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close this bookAbstracts on Sustainable Agriculture (GTZ; 1992; 423 pages)
Open this folder and view contentsAbstracts On Traditional Land-Use Systems
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View the document1. Intensive sustainable livestock production: an alternative to tropical deforestation.
View the document2. Utilization of the african giant land snail in the humid area of nigeria.
View the document3. Important issues of small-holder livestock sector worldwide.
View the document4. Small ruminant production in developing countries.
View the document5. Microlivestock little-known small animals with a promising economic future.
View the document6. Assisting African livestock keepers.
View the document7. Deer farming.
View the document8. Economic constraints on sheep and goat production in developing countries.
View the document9. Sheep. Pigs.
View the document10. Strategies to increase sheep production in East Africa.
View the document11. Alternatives to imported compound feeds for growing pigs in solomon islands.
View the document12. Economic analysis of on-farm dairy animal research and its relevance to development.
View the document13. Grazing management: science into practice.
View the document14. Fish-farming in sub-Saharan Africa: case studies in the francophone countries - proposals for future action.
View the document15. Research and education for the development of integrated crop-livestock-fish farming systems in the tropics.
View the document16. Goats/fish integrated farming in the philippines.
View the document17. The sustainability of aquaculture as a farm enterprise in Rwanda.
View the document18. Double-cropping malaysian prawns, macrobrachium rosenbergii, and red swamp crawfish, procambarus clarkii.
View the document19. Rice/fish farming in Malaysia: a resource optimization
View the document20. Biotechnology in fishfarms: integrated farming or transgenic fish?
View the document21. Agricultural engineering in the development: tillage for crop production in areas of low rainfall.
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8. Economic constraints on sheep and goat production in developing countries.

In: FAO Animal Production and Health Paper No. 58, FAO, Rome, Italy; 1985, pp. 138-147

This paper discusses some economic factors that have affected the efficiency of production, documents selected cases, and offers some solutions to the problems.

Sheep and goats are important livestock species in developing countries.

Fifty-three percent of the total small-ruminant population in the developing countries is found in Asia, particularly in India and Pakistan, 33% in Africa, and 14% in Latin America.

The total product from small ruminants increased in developing countries because their numbers increased.

Sheep and goats are important in development because of their ability to convert forages and crops and household residues into meat, fibre, skins and milk. The economic importance of each of the products varies between regions, especially in the developing countries.

Goats are hardy and well-adapted to harsh climates. Due to their grazing habits and physiological characteristics, they are able to browse on plants that would normally not be eaten by other livestock species. The presence of goats in mixed species grazing systems can lead to a more efficient use of the natural resource base and add flexibility to the management of livestock. This characteristic is especially desirable in fragile environments.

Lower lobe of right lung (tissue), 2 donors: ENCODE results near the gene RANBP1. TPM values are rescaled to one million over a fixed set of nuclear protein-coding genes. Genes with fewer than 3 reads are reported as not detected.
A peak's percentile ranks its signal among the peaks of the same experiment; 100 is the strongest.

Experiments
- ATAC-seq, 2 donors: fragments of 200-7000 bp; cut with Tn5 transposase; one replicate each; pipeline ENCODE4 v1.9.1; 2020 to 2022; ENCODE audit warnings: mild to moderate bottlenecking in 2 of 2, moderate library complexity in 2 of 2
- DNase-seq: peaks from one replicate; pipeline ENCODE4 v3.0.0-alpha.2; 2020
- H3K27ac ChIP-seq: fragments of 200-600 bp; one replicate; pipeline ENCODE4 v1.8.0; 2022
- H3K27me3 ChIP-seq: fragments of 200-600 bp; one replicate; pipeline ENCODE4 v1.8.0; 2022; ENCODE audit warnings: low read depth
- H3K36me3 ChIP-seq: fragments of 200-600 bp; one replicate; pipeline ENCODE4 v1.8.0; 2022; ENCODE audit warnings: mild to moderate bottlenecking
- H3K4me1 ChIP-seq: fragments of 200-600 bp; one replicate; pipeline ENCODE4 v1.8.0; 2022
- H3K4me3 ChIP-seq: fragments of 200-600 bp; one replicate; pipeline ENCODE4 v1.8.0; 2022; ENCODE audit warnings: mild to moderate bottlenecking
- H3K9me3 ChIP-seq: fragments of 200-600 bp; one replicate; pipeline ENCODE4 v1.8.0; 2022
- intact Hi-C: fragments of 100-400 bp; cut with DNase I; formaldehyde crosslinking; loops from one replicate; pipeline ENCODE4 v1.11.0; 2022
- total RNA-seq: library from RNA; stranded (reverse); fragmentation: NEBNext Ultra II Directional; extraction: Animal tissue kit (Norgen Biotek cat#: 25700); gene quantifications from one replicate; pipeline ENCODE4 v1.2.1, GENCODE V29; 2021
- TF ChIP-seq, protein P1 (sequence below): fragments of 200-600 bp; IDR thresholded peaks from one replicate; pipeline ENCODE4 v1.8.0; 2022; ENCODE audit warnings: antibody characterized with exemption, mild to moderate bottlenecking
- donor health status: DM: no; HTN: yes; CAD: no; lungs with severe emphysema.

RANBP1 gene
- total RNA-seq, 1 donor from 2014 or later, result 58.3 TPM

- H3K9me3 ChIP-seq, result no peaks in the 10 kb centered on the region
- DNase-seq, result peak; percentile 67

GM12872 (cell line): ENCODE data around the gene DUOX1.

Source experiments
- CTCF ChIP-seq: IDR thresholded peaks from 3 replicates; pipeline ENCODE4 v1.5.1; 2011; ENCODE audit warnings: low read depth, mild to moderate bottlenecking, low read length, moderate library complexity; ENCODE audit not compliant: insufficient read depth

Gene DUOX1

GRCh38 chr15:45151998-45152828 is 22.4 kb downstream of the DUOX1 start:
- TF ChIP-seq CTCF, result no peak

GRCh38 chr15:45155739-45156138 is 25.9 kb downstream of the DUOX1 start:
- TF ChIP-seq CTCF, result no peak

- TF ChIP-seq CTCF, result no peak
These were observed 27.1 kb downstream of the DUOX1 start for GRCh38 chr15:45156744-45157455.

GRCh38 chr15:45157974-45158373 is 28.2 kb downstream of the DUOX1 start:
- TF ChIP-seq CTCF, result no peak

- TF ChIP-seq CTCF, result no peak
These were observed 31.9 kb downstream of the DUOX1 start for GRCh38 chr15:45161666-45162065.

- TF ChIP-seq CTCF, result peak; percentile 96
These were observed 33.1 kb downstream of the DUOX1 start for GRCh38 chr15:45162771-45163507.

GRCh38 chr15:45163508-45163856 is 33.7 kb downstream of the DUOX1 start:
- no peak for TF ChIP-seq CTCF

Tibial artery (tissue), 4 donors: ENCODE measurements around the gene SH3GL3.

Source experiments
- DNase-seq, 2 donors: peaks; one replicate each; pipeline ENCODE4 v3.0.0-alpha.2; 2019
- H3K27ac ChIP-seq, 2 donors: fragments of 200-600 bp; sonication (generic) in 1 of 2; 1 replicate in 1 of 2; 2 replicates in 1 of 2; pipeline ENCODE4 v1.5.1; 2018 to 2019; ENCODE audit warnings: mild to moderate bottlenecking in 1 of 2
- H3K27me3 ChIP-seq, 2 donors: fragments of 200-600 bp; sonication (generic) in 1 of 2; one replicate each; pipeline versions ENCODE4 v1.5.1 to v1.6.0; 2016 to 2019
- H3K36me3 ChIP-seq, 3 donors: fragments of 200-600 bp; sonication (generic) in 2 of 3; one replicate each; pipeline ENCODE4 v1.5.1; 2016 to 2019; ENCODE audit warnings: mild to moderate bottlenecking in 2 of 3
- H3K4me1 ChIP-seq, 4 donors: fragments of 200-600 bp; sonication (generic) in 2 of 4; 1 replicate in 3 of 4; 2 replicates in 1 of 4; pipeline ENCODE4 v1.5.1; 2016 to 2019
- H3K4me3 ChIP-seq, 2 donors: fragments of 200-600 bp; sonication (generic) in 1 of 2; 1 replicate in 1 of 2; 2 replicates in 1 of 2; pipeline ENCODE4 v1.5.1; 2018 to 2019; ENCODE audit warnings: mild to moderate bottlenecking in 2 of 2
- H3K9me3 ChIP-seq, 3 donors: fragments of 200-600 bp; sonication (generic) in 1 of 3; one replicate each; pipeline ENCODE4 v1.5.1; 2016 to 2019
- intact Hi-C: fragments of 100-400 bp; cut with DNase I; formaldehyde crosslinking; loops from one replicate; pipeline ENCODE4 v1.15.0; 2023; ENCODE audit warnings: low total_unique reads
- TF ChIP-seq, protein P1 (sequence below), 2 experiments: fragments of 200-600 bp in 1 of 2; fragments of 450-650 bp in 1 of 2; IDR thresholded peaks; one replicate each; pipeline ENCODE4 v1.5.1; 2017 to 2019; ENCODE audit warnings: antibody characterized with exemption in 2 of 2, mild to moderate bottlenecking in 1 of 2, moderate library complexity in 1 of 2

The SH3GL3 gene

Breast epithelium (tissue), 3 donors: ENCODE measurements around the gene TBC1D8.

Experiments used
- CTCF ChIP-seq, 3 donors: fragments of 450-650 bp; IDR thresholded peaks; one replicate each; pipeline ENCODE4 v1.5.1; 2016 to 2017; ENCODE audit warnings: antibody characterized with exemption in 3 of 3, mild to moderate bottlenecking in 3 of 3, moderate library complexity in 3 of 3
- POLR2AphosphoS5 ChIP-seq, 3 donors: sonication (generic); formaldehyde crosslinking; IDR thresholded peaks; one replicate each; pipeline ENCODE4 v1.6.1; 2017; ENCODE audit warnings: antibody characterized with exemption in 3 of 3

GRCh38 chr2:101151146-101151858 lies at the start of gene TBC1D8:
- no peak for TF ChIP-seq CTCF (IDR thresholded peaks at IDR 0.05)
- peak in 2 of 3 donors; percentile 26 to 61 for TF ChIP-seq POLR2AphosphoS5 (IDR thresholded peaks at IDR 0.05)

Sheep and goats contribute to a broad range of production systems.

The most common production system throughout the developing countries involves either the extensive system with large herds and/or flocks grazing on arid and semi-arid rangelands or the intensive system with smaller herds and/or flocks kept in confinement, mostly in the humid tropics. Both systems are characterized by low input use.

Most of the world's sheep and goats are produced on mixed-species farms rather than in species-specific units.

Technological development studies of small-ruminant production as it relates to other farming systems have been limited. Therefore, the target, in terms of research, has to be integrated production systems rather than isolated sheep and goat components. By using a multidisciplinary research approach, the problem can be addressed in a realistic and practical way.

The problems of sheep and goat production can neither be efficiently nor successfully solved until research concentrates on studying all of the related and interrelated components involved. For too long, research has focused on one discipline at a time, ignoring the developing country's culture, environment, educational level of its producers, and the availability and dependability of local technology transfer.

It is important to know that an increase in sheep and goat activity in an integrated system could increase the total productivity of a farm through more efficient labour and available resources and generate more income per unit of time.

If developing countries could increase herd productivity, they could increase production. To increase production in developing countries, existing constraints must be overcome.

1077 92 - 3/127

Integrated systems

Review, books, sheep, pigs, animal production, tropics, subtropics, CTA

GATENBY, R. and HOLNESS, D.H.

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